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Best Horror Movies of the Decade: The Wailing is a long, masterful build-up of dread and agony

Best Horror Movies of the Decade: The Wailing is a long, masterful build-up of dread and agony

All this month, we are counting down the 31 best horror movies of the decade and doing a closer look at why each one earned a spot on our list!

26. The Wailing (dir. Na Hong-jin, 2016)

It felt like The Wailing had been streaming on Netflix for years…up until now of course. As we head into the Halloween season, you will have to find another way to access the South Korean horror film that I recommend to most people whenever I can. Of course, it used to be easier to convince people to check it out when it was streaming on Netflix — the one streaming platform that pretty much everyone in the world uses. Hopefully this brief little write-up will be enough to convince you to seek it out beyond Netflix if you haven’t seen it yet.

In a small village in South Korea, a series of unexplained, horrifically violent murders begin to occur. These murders are coupled with a mysterious disease that overtakes a person with a rash, followed up by a murderous outbreak, limpness, and finally, death. It’s a gruesome sight to say the least.

Town gossip has pegged a mysterious Japanese man who lives deep in the secluded mountain side as the cause of these illnesses. The man is believed to posses evil supernatural powers. When police officer Jong-goo believes that his daughter is infected with this mysterious disease, he has no choice but to further investigate this Japanese man in order to save her life.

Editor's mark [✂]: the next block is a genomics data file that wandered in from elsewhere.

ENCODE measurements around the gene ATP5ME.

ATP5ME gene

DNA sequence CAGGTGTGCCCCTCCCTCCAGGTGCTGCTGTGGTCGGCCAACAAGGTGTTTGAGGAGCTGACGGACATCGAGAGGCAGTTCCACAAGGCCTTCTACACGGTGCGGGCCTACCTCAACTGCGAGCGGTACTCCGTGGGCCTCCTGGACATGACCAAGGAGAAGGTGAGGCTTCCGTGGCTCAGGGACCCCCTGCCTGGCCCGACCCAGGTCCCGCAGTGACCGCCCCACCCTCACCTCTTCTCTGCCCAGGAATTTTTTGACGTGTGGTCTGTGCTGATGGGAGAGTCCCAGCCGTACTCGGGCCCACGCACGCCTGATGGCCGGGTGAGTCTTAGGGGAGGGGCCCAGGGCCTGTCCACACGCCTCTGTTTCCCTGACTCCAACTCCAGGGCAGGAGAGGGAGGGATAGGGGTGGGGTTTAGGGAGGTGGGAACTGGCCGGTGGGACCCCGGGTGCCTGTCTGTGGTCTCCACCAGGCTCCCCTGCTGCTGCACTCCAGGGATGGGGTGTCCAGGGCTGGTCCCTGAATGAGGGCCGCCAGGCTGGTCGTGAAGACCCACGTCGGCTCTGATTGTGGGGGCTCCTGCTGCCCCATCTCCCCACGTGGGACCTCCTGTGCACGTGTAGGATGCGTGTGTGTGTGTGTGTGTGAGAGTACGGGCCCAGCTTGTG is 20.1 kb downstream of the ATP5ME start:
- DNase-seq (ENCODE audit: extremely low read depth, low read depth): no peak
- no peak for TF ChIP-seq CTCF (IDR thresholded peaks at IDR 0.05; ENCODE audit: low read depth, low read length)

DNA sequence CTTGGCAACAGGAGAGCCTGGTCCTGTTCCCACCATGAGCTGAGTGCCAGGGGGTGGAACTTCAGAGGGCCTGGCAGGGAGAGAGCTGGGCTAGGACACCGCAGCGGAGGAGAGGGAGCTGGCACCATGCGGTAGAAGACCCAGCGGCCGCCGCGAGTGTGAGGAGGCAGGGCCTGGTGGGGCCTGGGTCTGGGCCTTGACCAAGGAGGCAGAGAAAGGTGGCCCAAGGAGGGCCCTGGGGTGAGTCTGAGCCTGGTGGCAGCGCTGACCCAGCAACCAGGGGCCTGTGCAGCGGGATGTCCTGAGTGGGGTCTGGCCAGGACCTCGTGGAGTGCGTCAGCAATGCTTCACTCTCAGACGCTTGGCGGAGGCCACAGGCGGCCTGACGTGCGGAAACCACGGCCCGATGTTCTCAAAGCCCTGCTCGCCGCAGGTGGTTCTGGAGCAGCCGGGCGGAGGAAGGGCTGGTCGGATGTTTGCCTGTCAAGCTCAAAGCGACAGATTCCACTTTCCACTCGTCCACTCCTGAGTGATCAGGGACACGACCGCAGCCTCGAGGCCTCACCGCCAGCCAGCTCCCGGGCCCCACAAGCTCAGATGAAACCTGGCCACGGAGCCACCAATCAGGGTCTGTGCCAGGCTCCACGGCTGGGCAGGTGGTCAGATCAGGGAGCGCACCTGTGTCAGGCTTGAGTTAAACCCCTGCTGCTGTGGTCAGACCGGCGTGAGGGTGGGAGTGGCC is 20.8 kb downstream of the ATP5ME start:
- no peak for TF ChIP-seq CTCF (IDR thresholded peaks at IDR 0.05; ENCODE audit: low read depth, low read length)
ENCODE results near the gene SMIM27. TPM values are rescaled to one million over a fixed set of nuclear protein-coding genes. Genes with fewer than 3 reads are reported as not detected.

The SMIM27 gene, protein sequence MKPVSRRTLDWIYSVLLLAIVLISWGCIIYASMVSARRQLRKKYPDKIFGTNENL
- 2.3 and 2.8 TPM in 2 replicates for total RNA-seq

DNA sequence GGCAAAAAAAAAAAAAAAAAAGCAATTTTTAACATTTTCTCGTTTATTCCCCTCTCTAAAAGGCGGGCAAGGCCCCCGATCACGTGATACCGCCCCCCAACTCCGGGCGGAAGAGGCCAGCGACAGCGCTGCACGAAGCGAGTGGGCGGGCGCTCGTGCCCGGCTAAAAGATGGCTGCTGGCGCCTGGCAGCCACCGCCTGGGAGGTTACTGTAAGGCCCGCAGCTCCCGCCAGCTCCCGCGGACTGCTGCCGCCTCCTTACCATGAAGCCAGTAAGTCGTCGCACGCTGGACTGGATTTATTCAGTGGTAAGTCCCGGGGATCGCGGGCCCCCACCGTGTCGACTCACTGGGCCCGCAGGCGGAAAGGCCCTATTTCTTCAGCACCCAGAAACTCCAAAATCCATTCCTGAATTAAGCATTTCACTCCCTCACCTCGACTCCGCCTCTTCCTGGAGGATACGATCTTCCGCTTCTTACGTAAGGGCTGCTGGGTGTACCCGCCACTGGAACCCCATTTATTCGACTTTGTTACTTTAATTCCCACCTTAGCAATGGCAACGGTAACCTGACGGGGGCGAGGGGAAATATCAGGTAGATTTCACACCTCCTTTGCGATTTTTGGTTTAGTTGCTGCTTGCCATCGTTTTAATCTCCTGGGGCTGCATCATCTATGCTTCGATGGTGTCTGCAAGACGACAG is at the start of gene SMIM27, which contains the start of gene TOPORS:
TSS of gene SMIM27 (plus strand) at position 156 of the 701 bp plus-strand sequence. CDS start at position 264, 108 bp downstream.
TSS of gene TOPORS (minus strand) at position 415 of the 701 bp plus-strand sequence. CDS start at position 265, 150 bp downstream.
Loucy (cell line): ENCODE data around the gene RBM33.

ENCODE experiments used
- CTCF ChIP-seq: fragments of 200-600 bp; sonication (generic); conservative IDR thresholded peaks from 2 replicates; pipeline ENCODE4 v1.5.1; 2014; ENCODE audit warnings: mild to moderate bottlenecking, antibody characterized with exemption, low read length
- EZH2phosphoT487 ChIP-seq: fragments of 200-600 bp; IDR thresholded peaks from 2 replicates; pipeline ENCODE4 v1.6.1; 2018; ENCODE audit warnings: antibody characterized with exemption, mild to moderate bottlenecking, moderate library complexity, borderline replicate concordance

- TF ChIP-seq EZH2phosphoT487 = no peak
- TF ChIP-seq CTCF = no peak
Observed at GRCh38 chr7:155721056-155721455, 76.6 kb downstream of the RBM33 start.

In addition to Jong-goo’s investigation of the Japanese man, a shaman is brought in for a type of exorcism to remove the demon from the daughter. This ritual is the centerpiece of this two and a half hour film — and it’s a heart-pounding scene that really sets up the final act nicely.

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Jong-goo may be a bit inept at times as a main character, but his to desire to save his daughter shines through as he tries to solve the mystery that plagues his little village. His growing anxiety is on full display — and easy to connect with — as we watch his daughter’s condition continue to worsen.

The ending is executed so well by Director Hong-jin Na. The tension that he has been building up for nearly two hours slowly begins to unravel as bits and pieces of the mystery are revealed. We watch as Jong-goo must make a final decision that will decide the fate of his daughter’s life. As an audience, it’s hard to know which characters this man should trust. We are provided with the same information as him, which certainly allows us to sympathize with him as he makes his decision. And while the story itself does get a little complex toward the ending, we do get the answers to all of our questions in some way or another.

There is plenty of violence and gore mixed in throughout the film. But The Wailing does something that many horror movies have been unable to do. It provides this uneasy feeling of dread in every single scene. Director Hong-jin Na masters this mood in a way that not many others have accomplished. This feeling of dread and agony that awaits these characters goes well beyond the visuals of the gory, violent scenes. And even though you may see the ending coming in some form or another, it doesn’t prepare you for how unsettled you are bound to feel when the credits roll.

See the entire list here.

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